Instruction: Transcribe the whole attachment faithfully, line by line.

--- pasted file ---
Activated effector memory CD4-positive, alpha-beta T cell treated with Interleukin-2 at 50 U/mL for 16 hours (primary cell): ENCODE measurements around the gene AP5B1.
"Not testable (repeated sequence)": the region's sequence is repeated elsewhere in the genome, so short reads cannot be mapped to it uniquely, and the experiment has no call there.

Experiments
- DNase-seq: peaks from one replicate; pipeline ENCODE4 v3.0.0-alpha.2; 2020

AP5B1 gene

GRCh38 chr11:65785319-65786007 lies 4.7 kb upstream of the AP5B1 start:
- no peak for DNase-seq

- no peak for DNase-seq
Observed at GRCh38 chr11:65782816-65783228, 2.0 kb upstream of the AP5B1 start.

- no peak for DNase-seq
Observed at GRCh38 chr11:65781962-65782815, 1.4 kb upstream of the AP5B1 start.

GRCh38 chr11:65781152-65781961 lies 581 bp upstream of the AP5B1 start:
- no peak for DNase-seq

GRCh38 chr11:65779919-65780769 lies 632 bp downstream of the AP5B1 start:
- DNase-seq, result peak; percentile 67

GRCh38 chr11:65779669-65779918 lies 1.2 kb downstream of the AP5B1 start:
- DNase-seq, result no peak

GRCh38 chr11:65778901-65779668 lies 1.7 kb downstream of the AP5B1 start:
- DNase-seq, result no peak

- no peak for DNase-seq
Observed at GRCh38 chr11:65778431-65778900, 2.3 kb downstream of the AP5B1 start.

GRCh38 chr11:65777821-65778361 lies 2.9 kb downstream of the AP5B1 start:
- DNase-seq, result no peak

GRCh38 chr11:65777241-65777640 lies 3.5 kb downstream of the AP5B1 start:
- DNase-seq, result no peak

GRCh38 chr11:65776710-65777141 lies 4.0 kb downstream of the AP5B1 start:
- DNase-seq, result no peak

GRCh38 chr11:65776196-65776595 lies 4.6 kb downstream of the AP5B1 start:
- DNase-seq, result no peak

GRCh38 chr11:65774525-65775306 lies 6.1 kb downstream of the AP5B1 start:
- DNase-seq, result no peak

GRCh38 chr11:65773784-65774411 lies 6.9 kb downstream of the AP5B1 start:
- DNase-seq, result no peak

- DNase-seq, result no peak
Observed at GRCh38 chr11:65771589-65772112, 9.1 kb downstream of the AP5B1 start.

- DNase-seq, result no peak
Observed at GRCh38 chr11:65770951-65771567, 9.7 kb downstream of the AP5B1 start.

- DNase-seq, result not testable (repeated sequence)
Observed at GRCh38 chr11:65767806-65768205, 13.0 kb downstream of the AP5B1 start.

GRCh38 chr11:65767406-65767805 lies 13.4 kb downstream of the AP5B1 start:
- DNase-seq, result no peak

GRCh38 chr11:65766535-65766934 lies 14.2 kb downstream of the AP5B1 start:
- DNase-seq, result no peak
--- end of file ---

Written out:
Activated effector memory CD4-positive, alpha-beta T cell treated with Interleukin-2 at 50 U/mL for 16 hours (primary cell): ENCODE measurements around the gene AP5B1.
"Not testable (repeated sequence)": the region's sequence is repeated elsewhere in the genome, so short reads cannot be mapped to it uniquely, and the experiment has no call there.

Experiments
- DNase-seq: peaks from one replicate; pipeline ENCODE4 v3.0.0-alpha.2; 2020

AP5B1 gene

GRCh38 chr11:65785319-65786007 lies 4.7 kb upstream of the AP5B1 start:
- no peak for DNase-seq

- no peak for DNase-seq
Observed at GRCh38 chr11:65782816-65783228, 2.0 kb upstream of the AP5B1 start.

- no peak for DNase-seq
Observed at GRCh38 chr11:65781962-65782815, 1.4 kb upstream of the AP5B1 start.

GRCh38 chr11:65781152-65781961 lies 581 bp upstream of the AP5B1 start:
- no peak for DNase-seq

GRCh38 chr11:65779919-65780769 lies 632 bp downstream of the AP5B1 start:
- DNase-seq, result peak; percentile 67

GRCh38 chr11:65779669-65779918 lies 1.2 kb downstream of the AP5B1 start:
- DNase-seq, result no peak

GRCh38 chr11:65778901-65779668 lies 1.7 kb downstream of the AP5B1 start:
- DNase-seq, result no peak

- no peak for DNase-seq
Observed at GRCh38 chr11:65778431-65778900, 2.3 kb downstream of the AP5B1 start.

GRCh38 chr11:65777821-65778361 lies 2.9 kb downstream of the AP5B1 start:
- DNase-seq, result no peak

GRCh38 chr11:65777241-65777640 lies 3.5 kb downstream of the AP5B1 start:
- DNase-seq, result no peak

GRCh38 chr11:65776710-65777141 lies 4.0 kb downstream of the AP5B1 start:
- DNase-seq, result no peak

GRCh38 chr11:65776196-65776595 lies 4.6 kb downstream of the AP5B1 start:
- DNase-seq, result no peak

GRCh38 chr11:65774525-65775306 lies 6.1 kb downstream of the AP5B1 start:
- DNase-seq, result no peak

GRCh38 chr11:65773784-65774411 lies 6.9 kb downstream of the AP5B1 start:
- DNase-seq, result no peak

- DNase-seq, result no peak
Observed at GRCh38 chr11:65771589-65772112, 9.1 kb downstream of the AP5B1 start.

- DNase-seq, result no peak
Observed at GRCh38 chr11:65770951-65771567, 9.7 kb downstream of the AP5B1 start.

- DNase-seq, result not testable (repeated sequence)
Observed at GRCh38 chr11:65767806-65768205, 13.0 kb downstream of the AP5B1 start.

GRCh38 chr11:65767406-65767805 lies 13.4 kb downstream of the AP5B1 start:
- DNase-seq, result no peak

GRCh38 chr11:65766535-65766934 lies 14.2 kb downstream of the AP5B1 start:
- DNase-seq, result no peak